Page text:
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A Rant about Sharing

 Hi. At the time of writing this, my children are 8 and 5. We have been to parks many, many times. Sometimes we take stuff to play with. Other times they just play on the equipment there. But never once in either of their entire lives have they gone up to some child they have never met before and asked if they could have a turn with whatever that child was playing with. Now, granted, my children are annoyingly asocial so are generally not interested in whatever anyone else is doing but also they understand when something is not theirs. It's different if they're with friends or at school where things are communal (although I'm writing this in the middle of a pandemic. No sharing pencils, please) and sharing is expected, if not mandatory. Although, to be honest, my son isn't great at it then, either. But what I'm talking about is when we're minding our own business and some rando comes over and wants to use our stuff. They don't want to play with my kids. There's no "Hi, do you want to play together?" or "can I play with you guys?" It's always "Can I have a turn?" or "Can I play with that?" They just want to use their stuff. Now, as three passive, non-confrontational humans, this is always awkward. I know that my daughter might say "yes" but would have felt pressured to do it and would then get more and more unhappy as her things were taken away. My son would also not be into it so all I would be doing is making my own children unhappy at the expense of someone else's offspring who we don't even know.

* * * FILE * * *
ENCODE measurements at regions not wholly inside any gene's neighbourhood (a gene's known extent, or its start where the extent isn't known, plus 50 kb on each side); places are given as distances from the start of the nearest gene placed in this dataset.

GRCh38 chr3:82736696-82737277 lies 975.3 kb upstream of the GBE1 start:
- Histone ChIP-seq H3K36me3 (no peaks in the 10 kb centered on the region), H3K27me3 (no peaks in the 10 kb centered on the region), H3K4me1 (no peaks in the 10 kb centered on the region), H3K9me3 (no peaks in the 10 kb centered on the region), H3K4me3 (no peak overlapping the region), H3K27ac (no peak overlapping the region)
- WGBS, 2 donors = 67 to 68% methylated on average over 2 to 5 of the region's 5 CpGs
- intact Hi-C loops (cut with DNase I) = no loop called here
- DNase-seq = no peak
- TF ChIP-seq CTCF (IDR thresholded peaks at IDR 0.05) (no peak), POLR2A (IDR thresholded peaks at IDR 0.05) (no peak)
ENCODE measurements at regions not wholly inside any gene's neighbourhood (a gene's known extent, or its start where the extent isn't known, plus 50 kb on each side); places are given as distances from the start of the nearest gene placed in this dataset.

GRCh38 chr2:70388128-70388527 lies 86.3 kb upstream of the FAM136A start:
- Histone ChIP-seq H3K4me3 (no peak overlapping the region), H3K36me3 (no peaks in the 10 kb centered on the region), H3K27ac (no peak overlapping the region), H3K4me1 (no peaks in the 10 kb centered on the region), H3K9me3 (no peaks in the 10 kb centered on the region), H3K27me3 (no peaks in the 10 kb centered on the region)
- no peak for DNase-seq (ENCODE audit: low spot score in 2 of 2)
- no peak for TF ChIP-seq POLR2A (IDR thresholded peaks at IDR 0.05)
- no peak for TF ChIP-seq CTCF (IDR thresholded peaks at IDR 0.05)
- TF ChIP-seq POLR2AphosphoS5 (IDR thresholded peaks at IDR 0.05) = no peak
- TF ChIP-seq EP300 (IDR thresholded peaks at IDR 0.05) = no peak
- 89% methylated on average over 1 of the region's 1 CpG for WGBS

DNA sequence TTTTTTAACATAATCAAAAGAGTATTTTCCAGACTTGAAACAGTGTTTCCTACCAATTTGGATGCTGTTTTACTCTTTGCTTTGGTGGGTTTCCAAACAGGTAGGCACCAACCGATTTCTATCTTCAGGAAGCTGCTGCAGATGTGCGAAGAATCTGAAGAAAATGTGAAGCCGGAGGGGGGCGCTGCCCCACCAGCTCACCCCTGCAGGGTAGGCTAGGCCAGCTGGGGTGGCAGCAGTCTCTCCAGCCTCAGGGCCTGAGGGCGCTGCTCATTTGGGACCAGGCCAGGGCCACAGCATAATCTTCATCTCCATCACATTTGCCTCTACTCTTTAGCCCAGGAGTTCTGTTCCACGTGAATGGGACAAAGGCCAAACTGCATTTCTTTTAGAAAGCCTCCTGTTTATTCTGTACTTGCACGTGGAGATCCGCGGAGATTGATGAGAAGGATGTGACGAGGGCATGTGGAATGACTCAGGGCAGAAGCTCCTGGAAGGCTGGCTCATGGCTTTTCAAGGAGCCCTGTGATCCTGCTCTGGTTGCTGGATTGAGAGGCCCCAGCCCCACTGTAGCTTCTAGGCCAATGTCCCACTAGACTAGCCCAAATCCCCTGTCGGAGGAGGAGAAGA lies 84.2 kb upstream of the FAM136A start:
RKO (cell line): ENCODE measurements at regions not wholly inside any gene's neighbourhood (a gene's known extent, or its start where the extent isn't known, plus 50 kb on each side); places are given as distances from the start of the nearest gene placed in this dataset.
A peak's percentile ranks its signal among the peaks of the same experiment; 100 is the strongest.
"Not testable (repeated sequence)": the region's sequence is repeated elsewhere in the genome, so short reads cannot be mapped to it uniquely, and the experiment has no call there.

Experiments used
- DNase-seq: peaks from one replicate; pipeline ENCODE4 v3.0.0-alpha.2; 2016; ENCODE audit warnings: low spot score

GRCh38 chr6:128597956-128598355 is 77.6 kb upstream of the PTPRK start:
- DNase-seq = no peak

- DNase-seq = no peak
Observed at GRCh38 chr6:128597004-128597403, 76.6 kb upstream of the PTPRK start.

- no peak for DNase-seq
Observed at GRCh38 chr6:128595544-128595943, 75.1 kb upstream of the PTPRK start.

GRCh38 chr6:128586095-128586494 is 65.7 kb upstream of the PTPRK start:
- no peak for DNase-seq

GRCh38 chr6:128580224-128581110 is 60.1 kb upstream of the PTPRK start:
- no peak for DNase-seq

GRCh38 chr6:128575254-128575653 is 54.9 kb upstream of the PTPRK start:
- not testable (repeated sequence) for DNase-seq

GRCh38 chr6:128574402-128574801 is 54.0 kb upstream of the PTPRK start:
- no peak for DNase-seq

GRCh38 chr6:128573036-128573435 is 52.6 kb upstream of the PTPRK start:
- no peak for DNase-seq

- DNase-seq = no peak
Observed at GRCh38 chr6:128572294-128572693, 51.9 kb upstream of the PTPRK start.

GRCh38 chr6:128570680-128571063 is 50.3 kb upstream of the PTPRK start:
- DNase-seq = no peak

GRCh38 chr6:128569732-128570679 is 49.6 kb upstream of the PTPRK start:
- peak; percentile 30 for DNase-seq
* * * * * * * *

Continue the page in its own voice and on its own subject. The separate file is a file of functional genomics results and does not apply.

As the adult in the mix, I suppose it's my role to come out with something like "why don't you all play together?" or some crap about taking turns. I have yet to work out a good line to say. If I did this, however, I know my son would immediately protest and my daughter would go into a sulk so it's easier to try and dissuade any fellow humans from trying to interact with us.

I understand if this sounds weird and unfriendly (hey, I've just realized that they get it from me - waddya know?) but most of the time we don't want other people messing with our stuff. If you have read any of my previous posts, you many know that saying "no" is not my strong suit. But when it comes to other people's kids, I've started taking actual pleasure in it.  We were at a local park recently. There is a large field there and my son had set up four small plastic cones to represent two (extremely narrow and close together) football goals. I am talking about "soccer" if you're American. **Sidebar - why is American football called "football"? It's mainly a throwing and running game and the "ball" isn't even round!** Anyway. We played kick-about for a while and I could see a group of three young boys eyeing up the proceedings. My son eventually got bored and went off to do something else and I sat with my daughter on a nearby bench. I could see the three boys edging closer and closer to us, egging each other on and taking turns to get pushed forward and run behind each others' backs. I knew what they were after.